Laying next to Japhai on the edge of that crater, I opened my eyes.

“I can't sleep,” I said.

“The first night again?” He almost always knew what I was thinking, not by the use of magic, but because we knew each other so well.


Japhai sat up, wrapped his blanket tightly around his shoulders, and said, “I want to free those slaves.”

I turned my head, so I could look him in the eye. I knew the look he wore: unflappable resolution. I was in agreement with him, but, at the same time, I knew that if just the two of us went up against the Weepers, we'd be torn to shreds, perhaps in their next ceremony.

I told him these thoughts, then I said, “What if we went back to the Gadah first, to try to muster a force to come back here?”

“I'm not leaving here without those slaves.”

I sighed. There really was no arguing with him. And he was right. We could not leave those poor souls behind. I asked, “Do you have a plan?”

“Not much of one,” he said. “I think we go back down there tomorrow morning, and reveal ourselves to the slaves. As we give the rumor of us some time to spread, we work on breaking the seal on the door to the Gadah that's behind the slave settlement.” We'd found two of the three sealed portals, one inside the building atop the pyramid, the other in a small cave in the mountain, directly behind the slave settlement.

As plans go, it was certainly flawed. But to try to take the slaves all the way along the ditch back to their Earth was an impossibility. The Weepers would destroy all of us. With the cave portal, we could hope to get them out of the Weeping Lands in secrecy, as long as it was done in an orderly, quiet fashion. We discussed possible diversions, in the chance a Weeper caught on to our plans, but ultimately we decided to try for secrecy.

I lobbied that we break the seal first, before we revealed ourselves to the slaves, but Japhai pointed out that that could alert the Weepers before we got even one slave safely to the Gadah.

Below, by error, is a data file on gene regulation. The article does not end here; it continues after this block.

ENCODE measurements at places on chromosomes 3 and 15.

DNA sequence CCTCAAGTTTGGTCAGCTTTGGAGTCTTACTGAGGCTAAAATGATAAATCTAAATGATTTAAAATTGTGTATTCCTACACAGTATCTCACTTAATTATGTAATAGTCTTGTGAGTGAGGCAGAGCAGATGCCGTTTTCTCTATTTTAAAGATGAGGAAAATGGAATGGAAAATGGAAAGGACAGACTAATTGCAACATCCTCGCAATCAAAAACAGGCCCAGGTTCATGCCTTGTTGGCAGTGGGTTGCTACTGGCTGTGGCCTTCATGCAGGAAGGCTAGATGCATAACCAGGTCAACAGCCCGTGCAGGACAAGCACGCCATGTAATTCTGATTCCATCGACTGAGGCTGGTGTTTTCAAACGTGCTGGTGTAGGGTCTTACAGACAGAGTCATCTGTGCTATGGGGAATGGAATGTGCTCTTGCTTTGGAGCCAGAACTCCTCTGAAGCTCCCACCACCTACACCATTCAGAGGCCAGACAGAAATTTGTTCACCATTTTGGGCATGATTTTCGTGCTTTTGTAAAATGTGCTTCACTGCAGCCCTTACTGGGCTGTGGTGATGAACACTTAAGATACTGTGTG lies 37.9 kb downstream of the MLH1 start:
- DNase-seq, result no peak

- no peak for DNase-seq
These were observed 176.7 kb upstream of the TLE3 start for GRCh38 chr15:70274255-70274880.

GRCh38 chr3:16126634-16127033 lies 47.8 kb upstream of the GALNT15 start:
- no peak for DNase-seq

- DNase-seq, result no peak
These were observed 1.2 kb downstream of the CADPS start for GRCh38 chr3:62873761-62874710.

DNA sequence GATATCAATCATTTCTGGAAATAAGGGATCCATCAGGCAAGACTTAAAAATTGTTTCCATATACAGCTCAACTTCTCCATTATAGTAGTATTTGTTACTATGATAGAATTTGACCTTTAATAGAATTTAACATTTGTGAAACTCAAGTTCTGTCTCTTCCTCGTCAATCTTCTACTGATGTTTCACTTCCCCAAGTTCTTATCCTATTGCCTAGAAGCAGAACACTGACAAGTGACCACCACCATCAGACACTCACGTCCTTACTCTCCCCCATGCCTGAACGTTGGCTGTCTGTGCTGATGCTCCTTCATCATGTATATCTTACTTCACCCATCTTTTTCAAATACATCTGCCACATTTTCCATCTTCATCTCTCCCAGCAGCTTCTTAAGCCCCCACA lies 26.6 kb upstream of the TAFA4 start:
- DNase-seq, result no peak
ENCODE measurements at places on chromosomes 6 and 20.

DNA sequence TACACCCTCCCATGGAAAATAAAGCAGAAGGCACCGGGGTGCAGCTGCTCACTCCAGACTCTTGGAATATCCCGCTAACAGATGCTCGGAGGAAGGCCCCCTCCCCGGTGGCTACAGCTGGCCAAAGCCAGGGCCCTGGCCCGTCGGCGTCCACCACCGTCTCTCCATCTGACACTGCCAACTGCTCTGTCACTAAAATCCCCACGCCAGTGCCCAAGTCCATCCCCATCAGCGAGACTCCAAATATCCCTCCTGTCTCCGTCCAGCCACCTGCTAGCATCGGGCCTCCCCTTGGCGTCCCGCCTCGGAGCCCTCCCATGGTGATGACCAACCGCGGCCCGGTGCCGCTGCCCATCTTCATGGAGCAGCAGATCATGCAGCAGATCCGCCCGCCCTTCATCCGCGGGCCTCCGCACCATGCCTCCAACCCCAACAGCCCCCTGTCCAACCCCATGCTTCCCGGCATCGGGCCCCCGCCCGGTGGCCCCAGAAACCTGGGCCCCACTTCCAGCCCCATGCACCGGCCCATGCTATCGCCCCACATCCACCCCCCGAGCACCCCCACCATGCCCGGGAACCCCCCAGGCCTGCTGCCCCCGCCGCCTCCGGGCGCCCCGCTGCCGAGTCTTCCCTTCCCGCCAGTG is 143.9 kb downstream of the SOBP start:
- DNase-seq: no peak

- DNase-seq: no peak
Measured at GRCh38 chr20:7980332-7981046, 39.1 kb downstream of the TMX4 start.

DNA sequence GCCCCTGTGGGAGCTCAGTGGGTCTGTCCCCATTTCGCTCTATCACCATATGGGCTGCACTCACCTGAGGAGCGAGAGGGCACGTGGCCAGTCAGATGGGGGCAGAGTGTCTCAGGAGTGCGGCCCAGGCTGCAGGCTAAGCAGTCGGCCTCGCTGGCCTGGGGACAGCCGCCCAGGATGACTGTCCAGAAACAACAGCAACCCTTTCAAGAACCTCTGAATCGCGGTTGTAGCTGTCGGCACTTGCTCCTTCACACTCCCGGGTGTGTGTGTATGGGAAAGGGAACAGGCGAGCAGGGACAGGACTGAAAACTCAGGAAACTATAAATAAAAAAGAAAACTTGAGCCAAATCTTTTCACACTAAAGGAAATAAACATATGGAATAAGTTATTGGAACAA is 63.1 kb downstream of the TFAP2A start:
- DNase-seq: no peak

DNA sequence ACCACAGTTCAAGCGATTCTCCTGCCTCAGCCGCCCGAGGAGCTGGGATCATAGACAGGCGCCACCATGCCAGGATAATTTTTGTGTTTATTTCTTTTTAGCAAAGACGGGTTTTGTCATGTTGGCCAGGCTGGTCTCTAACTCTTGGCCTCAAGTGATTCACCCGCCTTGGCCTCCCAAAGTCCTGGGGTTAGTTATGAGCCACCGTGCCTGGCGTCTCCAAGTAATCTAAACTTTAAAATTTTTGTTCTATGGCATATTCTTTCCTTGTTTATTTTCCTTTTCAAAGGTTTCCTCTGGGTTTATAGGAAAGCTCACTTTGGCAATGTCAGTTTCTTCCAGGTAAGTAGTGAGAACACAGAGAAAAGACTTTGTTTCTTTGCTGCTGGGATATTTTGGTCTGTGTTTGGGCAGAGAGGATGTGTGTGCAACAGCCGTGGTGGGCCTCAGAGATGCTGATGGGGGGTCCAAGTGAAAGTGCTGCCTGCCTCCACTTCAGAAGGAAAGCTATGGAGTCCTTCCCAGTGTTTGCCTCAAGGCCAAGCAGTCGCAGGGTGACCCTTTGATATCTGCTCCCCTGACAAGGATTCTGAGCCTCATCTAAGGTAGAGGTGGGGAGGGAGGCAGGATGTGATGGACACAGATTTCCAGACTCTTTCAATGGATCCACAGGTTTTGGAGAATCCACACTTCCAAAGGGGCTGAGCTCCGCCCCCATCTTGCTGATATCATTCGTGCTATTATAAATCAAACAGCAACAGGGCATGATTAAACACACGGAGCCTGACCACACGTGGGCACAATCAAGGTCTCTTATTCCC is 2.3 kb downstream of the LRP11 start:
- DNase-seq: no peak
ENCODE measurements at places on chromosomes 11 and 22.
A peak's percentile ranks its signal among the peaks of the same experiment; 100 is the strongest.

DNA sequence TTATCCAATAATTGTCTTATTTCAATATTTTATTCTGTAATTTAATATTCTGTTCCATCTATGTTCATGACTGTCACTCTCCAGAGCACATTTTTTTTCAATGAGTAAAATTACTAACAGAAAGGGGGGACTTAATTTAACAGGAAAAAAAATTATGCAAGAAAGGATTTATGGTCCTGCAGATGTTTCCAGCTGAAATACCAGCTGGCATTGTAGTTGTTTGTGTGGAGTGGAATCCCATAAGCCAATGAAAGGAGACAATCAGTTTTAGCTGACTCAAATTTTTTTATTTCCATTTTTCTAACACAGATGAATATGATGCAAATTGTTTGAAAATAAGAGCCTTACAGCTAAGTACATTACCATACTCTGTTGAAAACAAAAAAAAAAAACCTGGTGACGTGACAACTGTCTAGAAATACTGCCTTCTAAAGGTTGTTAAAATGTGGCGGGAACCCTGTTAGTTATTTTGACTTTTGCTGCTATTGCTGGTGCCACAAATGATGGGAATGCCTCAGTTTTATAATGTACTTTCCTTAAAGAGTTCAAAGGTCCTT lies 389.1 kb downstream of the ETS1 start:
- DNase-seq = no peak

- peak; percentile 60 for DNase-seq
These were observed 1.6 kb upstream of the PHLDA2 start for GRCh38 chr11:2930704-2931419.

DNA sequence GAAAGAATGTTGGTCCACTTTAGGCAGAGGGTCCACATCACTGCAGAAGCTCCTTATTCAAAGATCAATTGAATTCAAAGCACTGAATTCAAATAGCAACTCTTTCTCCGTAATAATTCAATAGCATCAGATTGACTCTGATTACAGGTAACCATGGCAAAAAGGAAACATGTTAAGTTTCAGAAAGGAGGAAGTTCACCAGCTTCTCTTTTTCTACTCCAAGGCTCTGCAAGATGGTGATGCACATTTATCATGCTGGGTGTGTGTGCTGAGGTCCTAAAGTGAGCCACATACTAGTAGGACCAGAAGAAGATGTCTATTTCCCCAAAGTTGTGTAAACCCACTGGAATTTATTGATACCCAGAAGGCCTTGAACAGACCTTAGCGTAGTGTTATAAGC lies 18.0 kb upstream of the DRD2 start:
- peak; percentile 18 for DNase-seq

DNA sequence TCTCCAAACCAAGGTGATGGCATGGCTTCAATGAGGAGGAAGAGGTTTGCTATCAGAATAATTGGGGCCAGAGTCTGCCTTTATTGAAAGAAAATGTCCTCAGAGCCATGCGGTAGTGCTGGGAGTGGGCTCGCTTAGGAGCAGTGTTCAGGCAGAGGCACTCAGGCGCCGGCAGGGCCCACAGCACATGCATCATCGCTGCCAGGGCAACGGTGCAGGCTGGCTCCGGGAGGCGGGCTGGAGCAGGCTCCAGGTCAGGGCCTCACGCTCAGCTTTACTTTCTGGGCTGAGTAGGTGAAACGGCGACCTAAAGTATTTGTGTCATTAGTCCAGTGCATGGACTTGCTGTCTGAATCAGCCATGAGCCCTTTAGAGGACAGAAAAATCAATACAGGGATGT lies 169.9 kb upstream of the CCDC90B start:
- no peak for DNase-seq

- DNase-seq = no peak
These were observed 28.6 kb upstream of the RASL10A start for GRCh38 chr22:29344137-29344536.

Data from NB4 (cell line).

We stayed up for three more hours that night, beating all the details of the plan to death, damming as many of the viewable tributaries of chance that we could.

Then, as if by magic, the fog parted more than it had ever done the entire time we'd been there, and we were gifted with a sight of such beauty neither of us spoke for nearly an hour. At the same moment, a telepathic cry of collective fear reached us from the distant Weeper city. I looked down, and saw the Weepers leaving the ceremony in haste, scurrying to their homes.

Directly above us, a planet filled all of the heavens. It was gigantic. Streaked with varying shades of brown, orange and red, it looked vaguely familiar. After an hour of silent study, our orbit came into sight of the massive red eye of a swirling storm cloud.

“We're on a moon of Jupiter,” I said.

The marvelous beauty, combined with the fear the Weepers felt by the sight of it, gave us hope. We saw it as a good omen.

Reluctantly, we had to work a suit so that we could get some sleep.

The next morning, we found the slaves to be broken, but not without hope. They accepted our presence almost in stride, as if they'd been expecting saviors to show up any day. The rumor of us spread through the slaves with an efficiency, and speed, that outpaced our hopes, and the plan. They were ready to go before we could break open the seal.

By midday, Japhai was so anxious that he convinced me to go with him into the dwellings of the Weepers. He wanted to search for a relic, filled with powerful Weeper magic, that we could use to break open the seal. It was a plan of desperation, but one that was viable, too. The slaves told us that the Weepers made talismans of all sorts, but the most powerful of them were their weapons. The slaves said occasionally brief, brutal wars would break out among the various hives, usually started by the women to gain more men for their respective hives.

For the last time, Japhai and I blew through our boar's-tooth amulets, becoming invisible.

The first house we went into was the one closest to the slave settlement. Like the rest, it was rectangular, and had a flat roof. There were few windows, and only one door. We expected the inhabitants to be sleeping. We were wrong.